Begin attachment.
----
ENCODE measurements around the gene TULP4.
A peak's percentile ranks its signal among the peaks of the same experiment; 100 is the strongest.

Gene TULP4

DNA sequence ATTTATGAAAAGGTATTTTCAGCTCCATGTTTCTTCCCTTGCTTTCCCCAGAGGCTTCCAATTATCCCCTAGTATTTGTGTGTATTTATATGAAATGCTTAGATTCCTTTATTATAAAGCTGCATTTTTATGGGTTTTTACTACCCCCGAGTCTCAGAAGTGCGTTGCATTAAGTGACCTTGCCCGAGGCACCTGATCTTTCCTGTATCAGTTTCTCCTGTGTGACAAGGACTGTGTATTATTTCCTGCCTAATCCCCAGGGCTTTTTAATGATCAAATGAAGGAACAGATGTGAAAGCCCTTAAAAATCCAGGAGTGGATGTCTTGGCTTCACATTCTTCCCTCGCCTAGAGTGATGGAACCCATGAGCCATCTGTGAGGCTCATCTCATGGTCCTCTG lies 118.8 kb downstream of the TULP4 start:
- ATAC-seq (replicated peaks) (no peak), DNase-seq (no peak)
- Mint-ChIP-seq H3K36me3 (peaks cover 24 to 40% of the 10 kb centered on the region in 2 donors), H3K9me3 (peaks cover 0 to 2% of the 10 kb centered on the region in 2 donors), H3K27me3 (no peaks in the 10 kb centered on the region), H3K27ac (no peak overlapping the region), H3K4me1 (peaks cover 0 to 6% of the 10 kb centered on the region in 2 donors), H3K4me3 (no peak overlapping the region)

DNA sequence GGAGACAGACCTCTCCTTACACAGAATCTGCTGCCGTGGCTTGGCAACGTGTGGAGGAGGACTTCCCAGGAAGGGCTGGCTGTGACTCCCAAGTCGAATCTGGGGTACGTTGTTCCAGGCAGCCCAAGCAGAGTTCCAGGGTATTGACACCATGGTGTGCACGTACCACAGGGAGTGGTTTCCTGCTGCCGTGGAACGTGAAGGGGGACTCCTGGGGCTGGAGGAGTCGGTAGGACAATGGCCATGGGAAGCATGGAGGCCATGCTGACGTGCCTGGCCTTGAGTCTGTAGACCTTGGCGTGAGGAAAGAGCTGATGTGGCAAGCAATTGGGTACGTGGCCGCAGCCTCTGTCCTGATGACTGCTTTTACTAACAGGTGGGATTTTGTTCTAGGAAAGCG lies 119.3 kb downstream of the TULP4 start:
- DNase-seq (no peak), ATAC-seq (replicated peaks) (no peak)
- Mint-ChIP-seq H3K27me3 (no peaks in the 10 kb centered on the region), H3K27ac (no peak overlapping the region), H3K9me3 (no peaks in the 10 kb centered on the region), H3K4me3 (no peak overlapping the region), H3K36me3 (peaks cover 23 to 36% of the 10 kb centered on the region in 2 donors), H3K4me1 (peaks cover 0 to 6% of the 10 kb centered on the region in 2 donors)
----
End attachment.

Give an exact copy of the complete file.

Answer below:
ENCODE measurements around the gene TULP4.
A peak's percentile ranks its signal among the peaks of the same experiment; 100 is the strongest.

Gene TULP4

DNA sequence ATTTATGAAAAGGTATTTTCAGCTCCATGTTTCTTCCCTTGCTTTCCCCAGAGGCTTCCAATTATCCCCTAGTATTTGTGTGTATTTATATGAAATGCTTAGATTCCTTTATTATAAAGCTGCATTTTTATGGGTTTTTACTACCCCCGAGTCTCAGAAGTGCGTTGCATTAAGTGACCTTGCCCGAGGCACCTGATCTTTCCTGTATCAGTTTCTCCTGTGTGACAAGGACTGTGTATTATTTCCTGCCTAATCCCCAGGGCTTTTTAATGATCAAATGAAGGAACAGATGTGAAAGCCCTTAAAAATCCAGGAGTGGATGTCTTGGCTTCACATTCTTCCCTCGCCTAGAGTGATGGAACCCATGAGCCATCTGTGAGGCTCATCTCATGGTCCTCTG lies 118.8 kb downstream of the TULP4 start:
- ATAC-seq (replicated peaks) (no peak), DNase-seq (no peak)
- Mint-ChIP-seq H3K36me3 (peaks cover 24 to 40% of the 10 kb centered on the region in 2 donors), H3K9me3 (peaks cover 0 to 2% of the 10 kb centered on the region in 2 donors), H3K27me3 (no peaks in the 10 kb centered on the region), H3K27ac (no peak overlapping the region), H3K4me1 (peaks cover 0 to 6% of the 10 kb centered on the region in 2 donors), H3K4me3 (no peak overlapping the region)

DNA sequence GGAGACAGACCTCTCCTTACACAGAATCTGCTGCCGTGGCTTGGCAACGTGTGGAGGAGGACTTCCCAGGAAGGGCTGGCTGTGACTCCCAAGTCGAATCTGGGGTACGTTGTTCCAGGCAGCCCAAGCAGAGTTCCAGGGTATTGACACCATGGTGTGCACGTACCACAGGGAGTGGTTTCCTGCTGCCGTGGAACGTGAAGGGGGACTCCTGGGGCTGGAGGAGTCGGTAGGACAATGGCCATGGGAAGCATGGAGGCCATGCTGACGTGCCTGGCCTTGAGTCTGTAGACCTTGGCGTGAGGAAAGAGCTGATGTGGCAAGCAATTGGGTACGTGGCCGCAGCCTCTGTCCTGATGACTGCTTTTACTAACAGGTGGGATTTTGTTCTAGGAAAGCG lies 119.3 kb downstream of the TULP4 start:
- DNase-seq (no peak), ATAC-seq (replicated peaks) (no peak)
- Mint-ChIP-seq H3K27me3 (no peaks in the 10 kb centered on the region), H3K27ac (no peak overlapping the region), H3K9me3 (no peaks in the 10 kb centered on the region), H3K4me3 (no peak overlapping the region), H3K36me3 (peaks cover 23 to 36% of the 10 kb centered on the region in 2 donors), H3K4me1 (peaks cover 0 to 6% of the 10 kb centered on the region in 2 donors)